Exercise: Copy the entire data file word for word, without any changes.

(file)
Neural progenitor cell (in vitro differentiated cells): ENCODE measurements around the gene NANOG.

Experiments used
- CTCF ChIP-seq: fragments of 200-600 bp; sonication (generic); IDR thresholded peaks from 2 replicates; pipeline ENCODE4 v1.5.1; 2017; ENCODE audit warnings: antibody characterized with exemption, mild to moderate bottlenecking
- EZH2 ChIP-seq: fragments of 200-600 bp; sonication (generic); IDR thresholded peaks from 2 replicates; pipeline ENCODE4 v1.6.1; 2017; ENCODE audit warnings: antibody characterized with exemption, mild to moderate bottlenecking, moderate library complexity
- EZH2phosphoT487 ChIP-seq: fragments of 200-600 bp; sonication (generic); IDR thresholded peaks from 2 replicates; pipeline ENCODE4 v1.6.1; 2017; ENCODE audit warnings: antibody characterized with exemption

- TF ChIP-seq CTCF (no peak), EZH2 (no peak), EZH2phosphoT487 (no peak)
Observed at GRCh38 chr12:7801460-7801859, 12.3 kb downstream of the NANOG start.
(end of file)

Neural progenitor cell (in vitro differentiated cells): ENCODE measurements around the gene NANOG.

Experiments used
- CTCF ChIP-seq: fragments of 200-600 bp; sonication (generic); IDR thresholded peaks from 2 replicates; pipeline ENCODE4 v1.5.1; 2017; ENCODE audit warnings: antibody characterized with exemption, mild to moderate bottlenecking
- EZH2 ChIP-seq: fragments of 200-600 bp; sonication (generic); IDR thresholded peaks from 2 replicates; pipeline ENCODE4 v1.6.1; 2017; ENCODE audit warnings: antibody characterized with exemption, mild to moderate bottlenecking, moderate library complexity
- EZH2phosphoT487 ChIP-seq: fragments of 200-600 bp; sonication (generic); IDR thresholded peaks from 2 replicates; pipeline ENCODE4 v1.6.1; 2017; ENCODE audit warnings: antibody characterized with exemption

- TF ChIP-seq CTCF (no peak), EZH2 (no peak), EZH2phosphoT487 (no peak)
Observed at GRCh38 chr12:7801460-7801859, 12.3 kb downstream of the NANOG start.